Fred Sanders on the Trinity

The Divine Processions and Divine Missions

If you have not heard of the “New Studies in Dogmatics” series, edited by Michael Allen and Scott R. Swain and published by Zondervan, I would suggest you look it up (and perhaps buy a volume!). In the second volume of the series, The Triune God, Fred Sanders aims “to secure our knowledge of the triune God by rightly ordering the theological language with which we praise triune God. Its central contention is that the manner of the Trinity’s revelation dictates the shape of the doctrine; it draws its dogmatic conclusions about how the doctrine should be handled on the basis of the way the Trinity was revealed.”[1] Here’s just a small, golden nugget from his section on the distinction of persons in which he talks about divine processions and divine missions:

“Neither of the sendings is a new relation of origin in addition to the processions. Each is instead the incorporation of a further ending point to an eternally existing procession. The whole idea of a mission, as Aquinas clarifies, involves an origin point and a termination point. The origin point of a divine mission is not different from the origin point (if we may speak this way) of an eternal divine procession. That is, the eternal Son is eternally from the Father as his origin point, and the incarnate Son is identically from that paternal origin point…. But the Son does have two distinct termination points, one in the divine nature and one in the human nature. The Son’s termination point in the divine nature is his eternal deity; his termination point in the human nature is his assumption of humanity in the finite and temporal world of the events of salvation history. In Aquinas’s own words, ‘Mission includes an eternal procession, but also adds something else, namely, an effect in time; for the relationship of the divine person to a principle is eternal. We speak therefore, of a twofold procession––the one during eternity, the other during time––in view of the doubling not of relation to principle, but of the terminations––one in eternity, the other in time.’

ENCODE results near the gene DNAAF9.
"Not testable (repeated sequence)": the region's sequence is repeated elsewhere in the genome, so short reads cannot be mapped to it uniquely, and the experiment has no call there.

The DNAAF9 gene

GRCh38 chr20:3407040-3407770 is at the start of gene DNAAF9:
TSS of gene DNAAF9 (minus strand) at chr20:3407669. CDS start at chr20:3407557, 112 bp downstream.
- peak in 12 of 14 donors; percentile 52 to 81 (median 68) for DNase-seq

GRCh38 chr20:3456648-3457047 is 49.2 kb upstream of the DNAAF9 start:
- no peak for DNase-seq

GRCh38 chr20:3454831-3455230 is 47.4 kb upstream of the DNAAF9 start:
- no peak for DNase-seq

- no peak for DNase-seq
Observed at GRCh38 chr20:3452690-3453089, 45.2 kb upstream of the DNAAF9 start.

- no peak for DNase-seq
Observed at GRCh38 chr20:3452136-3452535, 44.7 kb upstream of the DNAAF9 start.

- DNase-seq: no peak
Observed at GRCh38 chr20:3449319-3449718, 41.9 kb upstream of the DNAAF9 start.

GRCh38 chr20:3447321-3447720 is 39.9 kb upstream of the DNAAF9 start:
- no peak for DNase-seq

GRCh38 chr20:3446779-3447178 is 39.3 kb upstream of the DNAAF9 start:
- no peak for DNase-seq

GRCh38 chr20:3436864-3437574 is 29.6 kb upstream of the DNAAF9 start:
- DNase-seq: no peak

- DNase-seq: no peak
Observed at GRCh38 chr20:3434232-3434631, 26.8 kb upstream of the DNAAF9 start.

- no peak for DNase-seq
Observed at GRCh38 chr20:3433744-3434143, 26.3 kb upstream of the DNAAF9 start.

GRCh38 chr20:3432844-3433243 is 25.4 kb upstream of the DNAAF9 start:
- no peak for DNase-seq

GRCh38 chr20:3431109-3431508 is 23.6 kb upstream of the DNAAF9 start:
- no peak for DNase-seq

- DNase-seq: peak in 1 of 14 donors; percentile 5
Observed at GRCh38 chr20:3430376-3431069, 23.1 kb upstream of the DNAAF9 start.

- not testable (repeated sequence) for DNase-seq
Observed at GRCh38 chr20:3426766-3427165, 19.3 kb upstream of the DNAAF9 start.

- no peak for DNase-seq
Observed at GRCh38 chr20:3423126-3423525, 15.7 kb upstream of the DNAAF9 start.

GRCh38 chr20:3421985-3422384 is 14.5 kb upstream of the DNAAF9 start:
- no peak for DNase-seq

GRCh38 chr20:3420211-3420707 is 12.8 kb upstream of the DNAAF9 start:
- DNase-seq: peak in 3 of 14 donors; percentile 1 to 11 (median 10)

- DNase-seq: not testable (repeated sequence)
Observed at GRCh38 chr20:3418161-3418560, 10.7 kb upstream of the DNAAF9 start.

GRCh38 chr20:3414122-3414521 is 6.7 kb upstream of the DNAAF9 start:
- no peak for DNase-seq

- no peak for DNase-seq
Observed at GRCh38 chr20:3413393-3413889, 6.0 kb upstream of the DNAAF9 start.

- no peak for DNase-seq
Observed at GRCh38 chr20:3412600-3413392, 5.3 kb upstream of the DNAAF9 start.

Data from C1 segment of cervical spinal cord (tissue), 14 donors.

Aquinas speaks here of a ‘twofold procession,’ which is terminologically unwieldy because it seems to call the mission a procession. But distinguishing mission from procession is the whole point. The reason Aquinas calls this movement from the Father through the eternal generation to the incarnation a ‘twofold procession’ is to make the point that the Son is from the Father by way of procession that terminates in deity, and (as incarnate) is also from the Father when that procession becomes twofold by terminating in humanity. For clarity’s sake, it is much more helpful to reserve the word procession for the immanent action, and to use the word mission to designate the external extension. When attending to the identity of the origin point, the single source of the fromness of the Son, we can recognize that the line form the eternal Father to the incarnate Son is a straight one…. The line from the Father to Christ incarnate passes through the eternal generation of the Son.”[2]

Sanders, Fred. The Triune God. New Studies in Dogmatics. Allen, Michael and Scott R. Swain gen. eds. Grand Rapids: Zondervan, 2016.


[1] Fred Sanders, The Triune God New Studies in Dogmatics (Grand Rapids: Zondervan, 2016), 19.

[2] Ibid., 125. Quote of Thomas Aquinas, ST, 1.43.a.2.